You are on page 1of 8

RADI 3200U / PHY 4100 U Medical Imaging

Instructor: Eleodor Nichita Room ERC 4085 Phone (905)721-8668 ext. 5527 e-mail: Blackboard course e-mail for course-related issues eleodor.nichita@uoit.ca for non-course-related issues Margarita Tzivaki e-mail: Blackboard course e-mail for course-related issues margarita.tzivaki@uoit.ca for non-course-related issues Prof.: Mondays, 1 pm 3 pm TA: Thursdays, 10:30 am- 12:00 pm

TA:

office hours:

Study materials: Course notes Textbook [available as an electronic resource from the UOIT library (follow link)]: Introduction to Biomedical Imaging Andrew Webb Wiley-Interscience, 2003 ISBN: 0-471-23766-3

Reading Assignments: At the end of each class, a reading assignment will be given out and the understanding of the read material will be tested during the following class by way of an in-class assignment. Problem-Solving Homework Assignments: Problem-solving homework assignments will be handed out periodically throughout the semester. Students are expected to solve problems but are not required to turn in solutions. During the semester there will be two closed-book quizzes consisting exclusively of previously-assigned homework problems. NOTE: Collaboration on solving assignments is permitted and encouraged. However, there is no collaboration permitted during the quizzes. Class Assignments: During the last hour of most classes, there will be an open-book/notes class assignment consisting of problems and questions based on the material presented during the class and on the reading assigned the previous week. Class assignments will be worked on in groups. All group members will receive the same mark.

Evaluation: Grading scale: Class assignments: Quizzes: CT/MRI clinic visit Midterm exam: Final exam: 0-100% 10% 10% 5% 25% 50%

Obtaining a 50% or higher weighted average for the final exam, midterm and quizzes is a necessary condition for passing the course. For any missed quiz, class assignment or midterm, the weight of the missed evaluation will be shifted to the final exam. The same holds true for the CT/MRI clinic visit.

Tentative Exam Dates:

Midterm: October 28 Final: December 6-18, TBA

Learning objectives To provide students with an understanding of basic concepts and quantities related to medical imaging To train students to use critical, independent thinking. To train students in problem solving and in applying studied concepts to completely new problems and situations. To provide students with primary knowledge on the following topics: Planar X-ray Imaging Techniques Computed Tomography General Image Characteristics Magnetic Resonance Imaging Ultrasound Imaging Techniques Nuclear Medicine (SPECT and PET) Imaging Techniques

Learning outcomes After taking the course, students should be able to: Understand the principles of the major imaging techniques (ultrasound, X-ray, CT, PET, SPECT, MRI). Understand the general image characteristics and how they compare between different techniques. Decide which technique is best for visualizing different clinical conditions. Understand wave propagation, reflection, refraction and diffraction. Describe different types of ultrasound transducers and their uses. Describe the pulse-processing electronics in an ultrasound flaw detector. Describe the processing electronics in a medical ultrasound machine. Understand how X-rays are generated. Describe how X-ray images are formed. Describe the main parts of an industrial X-ray machine. Describe the components of a medical X-ray machine. Understand the mathematical processing involved in computed tomography. Describe the component parts of and X-ray CT machine. Name the main nuclear medicine isotopes and how they are produced. Describe how PET and SPECT work. Understand the principles of magnetic resonance imaging. Understand the mathematical processing involved in MRI. Describe the component parts of an MRI machine.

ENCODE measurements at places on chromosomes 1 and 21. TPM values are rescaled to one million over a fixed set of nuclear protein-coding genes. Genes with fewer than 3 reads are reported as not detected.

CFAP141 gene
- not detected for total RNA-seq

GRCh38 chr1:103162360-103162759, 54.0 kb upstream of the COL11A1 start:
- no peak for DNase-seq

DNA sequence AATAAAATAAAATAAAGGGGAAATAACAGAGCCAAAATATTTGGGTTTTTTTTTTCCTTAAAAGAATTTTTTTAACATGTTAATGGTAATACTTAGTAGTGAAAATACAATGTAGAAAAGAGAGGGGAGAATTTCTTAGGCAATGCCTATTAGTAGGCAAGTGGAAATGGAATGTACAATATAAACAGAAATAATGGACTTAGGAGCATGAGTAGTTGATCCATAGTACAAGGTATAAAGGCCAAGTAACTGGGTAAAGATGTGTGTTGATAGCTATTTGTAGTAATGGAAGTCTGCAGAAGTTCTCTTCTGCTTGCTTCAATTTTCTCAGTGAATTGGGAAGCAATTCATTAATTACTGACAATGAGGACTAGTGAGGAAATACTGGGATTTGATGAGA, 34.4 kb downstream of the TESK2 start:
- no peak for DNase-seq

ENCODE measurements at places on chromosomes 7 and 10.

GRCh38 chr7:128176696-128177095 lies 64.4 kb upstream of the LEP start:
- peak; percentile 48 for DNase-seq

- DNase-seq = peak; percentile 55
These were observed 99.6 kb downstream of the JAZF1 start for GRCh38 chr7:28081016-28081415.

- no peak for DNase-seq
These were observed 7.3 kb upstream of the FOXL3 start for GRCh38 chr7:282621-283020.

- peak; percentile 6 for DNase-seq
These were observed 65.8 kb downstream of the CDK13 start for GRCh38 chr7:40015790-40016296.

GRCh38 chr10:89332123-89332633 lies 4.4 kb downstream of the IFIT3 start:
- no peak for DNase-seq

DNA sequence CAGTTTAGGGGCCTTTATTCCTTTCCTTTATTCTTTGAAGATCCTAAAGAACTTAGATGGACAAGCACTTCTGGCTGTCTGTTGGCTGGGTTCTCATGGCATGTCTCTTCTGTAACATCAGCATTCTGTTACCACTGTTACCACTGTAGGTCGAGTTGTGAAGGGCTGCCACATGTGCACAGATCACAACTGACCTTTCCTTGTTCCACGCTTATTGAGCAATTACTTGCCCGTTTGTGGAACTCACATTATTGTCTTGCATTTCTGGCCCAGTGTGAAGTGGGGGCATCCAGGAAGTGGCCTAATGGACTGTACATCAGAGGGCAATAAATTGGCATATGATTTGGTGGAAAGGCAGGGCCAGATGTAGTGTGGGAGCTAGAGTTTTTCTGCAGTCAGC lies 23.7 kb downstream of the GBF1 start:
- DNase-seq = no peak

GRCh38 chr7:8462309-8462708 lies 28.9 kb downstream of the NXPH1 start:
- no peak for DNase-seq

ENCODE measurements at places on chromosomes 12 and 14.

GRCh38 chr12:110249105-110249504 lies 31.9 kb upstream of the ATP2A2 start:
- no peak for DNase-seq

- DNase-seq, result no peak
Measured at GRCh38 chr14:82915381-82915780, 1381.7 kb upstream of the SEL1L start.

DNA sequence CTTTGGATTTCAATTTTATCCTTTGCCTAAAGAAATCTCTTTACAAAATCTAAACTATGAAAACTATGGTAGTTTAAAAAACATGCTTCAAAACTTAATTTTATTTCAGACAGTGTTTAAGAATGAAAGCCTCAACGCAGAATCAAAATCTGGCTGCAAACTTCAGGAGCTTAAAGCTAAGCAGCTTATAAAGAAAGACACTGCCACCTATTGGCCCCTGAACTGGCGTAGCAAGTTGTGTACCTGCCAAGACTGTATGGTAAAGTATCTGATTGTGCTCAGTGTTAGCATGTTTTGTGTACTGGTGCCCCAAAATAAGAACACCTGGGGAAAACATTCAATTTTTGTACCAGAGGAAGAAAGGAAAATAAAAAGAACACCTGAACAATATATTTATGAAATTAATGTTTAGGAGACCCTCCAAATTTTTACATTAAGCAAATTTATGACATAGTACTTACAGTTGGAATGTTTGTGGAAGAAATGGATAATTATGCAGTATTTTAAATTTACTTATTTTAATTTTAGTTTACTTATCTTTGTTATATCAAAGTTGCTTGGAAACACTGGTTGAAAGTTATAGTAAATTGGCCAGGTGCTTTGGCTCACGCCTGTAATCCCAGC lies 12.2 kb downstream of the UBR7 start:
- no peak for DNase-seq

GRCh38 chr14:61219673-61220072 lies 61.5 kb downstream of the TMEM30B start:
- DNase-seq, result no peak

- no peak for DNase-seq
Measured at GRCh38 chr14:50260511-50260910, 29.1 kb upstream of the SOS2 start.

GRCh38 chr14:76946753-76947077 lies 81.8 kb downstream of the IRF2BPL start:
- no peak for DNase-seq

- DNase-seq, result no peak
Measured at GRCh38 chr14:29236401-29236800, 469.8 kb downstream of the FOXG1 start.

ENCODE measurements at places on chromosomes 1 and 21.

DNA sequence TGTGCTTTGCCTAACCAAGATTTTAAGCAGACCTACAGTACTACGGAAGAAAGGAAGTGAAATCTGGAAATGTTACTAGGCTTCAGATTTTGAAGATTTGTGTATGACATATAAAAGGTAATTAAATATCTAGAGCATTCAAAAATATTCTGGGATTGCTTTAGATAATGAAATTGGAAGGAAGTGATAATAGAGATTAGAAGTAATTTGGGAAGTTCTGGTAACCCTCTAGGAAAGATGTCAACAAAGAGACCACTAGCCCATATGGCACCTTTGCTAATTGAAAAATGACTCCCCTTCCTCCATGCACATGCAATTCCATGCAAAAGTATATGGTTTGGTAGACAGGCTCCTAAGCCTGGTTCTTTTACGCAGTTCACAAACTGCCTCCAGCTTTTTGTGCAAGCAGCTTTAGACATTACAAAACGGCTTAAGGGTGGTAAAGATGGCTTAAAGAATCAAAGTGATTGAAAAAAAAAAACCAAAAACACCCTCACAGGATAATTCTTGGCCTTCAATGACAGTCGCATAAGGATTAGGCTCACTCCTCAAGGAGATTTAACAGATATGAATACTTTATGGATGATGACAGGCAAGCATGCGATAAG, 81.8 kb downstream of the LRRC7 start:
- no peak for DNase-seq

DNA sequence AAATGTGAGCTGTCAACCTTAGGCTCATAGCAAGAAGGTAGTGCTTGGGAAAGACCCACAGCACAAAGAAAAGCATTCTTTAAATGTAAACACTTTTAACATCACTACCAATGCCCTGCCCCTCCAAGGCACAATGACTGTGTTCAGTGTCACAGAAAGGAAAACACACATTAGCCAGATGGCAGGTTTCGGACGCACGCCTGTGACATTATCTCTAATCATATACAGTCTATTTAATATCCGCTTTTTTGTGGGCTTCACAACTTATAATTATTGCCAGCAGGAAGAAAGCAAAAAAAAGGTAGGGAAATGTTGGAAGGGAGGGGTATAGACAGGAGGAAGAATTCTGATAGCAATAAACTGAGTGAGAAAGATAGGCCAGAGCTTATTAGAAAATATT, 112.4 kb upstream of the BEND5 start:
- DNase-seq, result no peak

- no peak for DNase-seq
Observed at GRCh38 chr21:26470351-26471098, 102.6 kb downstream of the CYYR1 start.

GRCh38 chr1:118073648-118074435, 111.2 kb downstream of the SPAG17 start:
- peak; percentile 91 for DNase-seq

Course Outline 1. Introduction: Medical Physics and Medical Imaging 2. X-Ray Imaging 2.1. General Principles 2.2. X-ray Production 2.3. Linear and Mass Attenuation Coefficients 2.4. Instrumentation for Planar X-ray Imaging 2.5. X-ray Image Characteristics 2.6. Clinical Applications of X-ray Imaging 3. General Image Characteristics and Processing 3.1. Fourier Transform (Temporal and Spatial) 3.2. Spatial Resolution 3.3. Signal-to-Noise Ratio 3.4. Contrast-to-Noise Ratio 3.5. Image Filtering 3.6. Windowing and contrast manipulation 3.7. Receiver Operating Curve 3.8. ImageJ Software 4. Computed Tomography 4.1. General Principles 4.2. Image Processing 4.3. Spiral/Helical CT 4.4. Multi-Slice CT

4.5. Clinical Applications of Computed Tomography 5. Nuclear Medicine 5.1. General Principles 5.2. Radioactivity 5.3. Production of Radionuclides 5.4. The Biodistribution of Technetium-Based Agents in the Body 5.5. The Gamma Camera 5.6. Image Characteristics 5.7. Single Photon Emission Computed Tomography 5.8. Positron Emission Tomography 5.9. Clinical Applications of Nuclear Medicine 6. Ultrasonic Imaging 6.1. General Principles 6.2. Wave physics 6.3. Transducers 6.4. Nondestructive Testing Using Ultrasound 6.5. Medical Ultrasound Machines 6.6. Doppler Ultrasound 6.7. Clinical Applications of Ultrasound Imaging 7. Magnetic Resonance Imaging 7.1. General Principles 7.2. Nuclear Magnetism 7.3. Magnetic Resonance Imaging 7.4. Instrumentation

7.5. Imaging Sequences 7.6. Image Characteristics 7.7. MRI Contrast Agents 7.8. MRI Angiography 7.9. Functional MRI 7.10.In-Vivo Localized Spectroscopy 7.11.Clinical Applications of MRI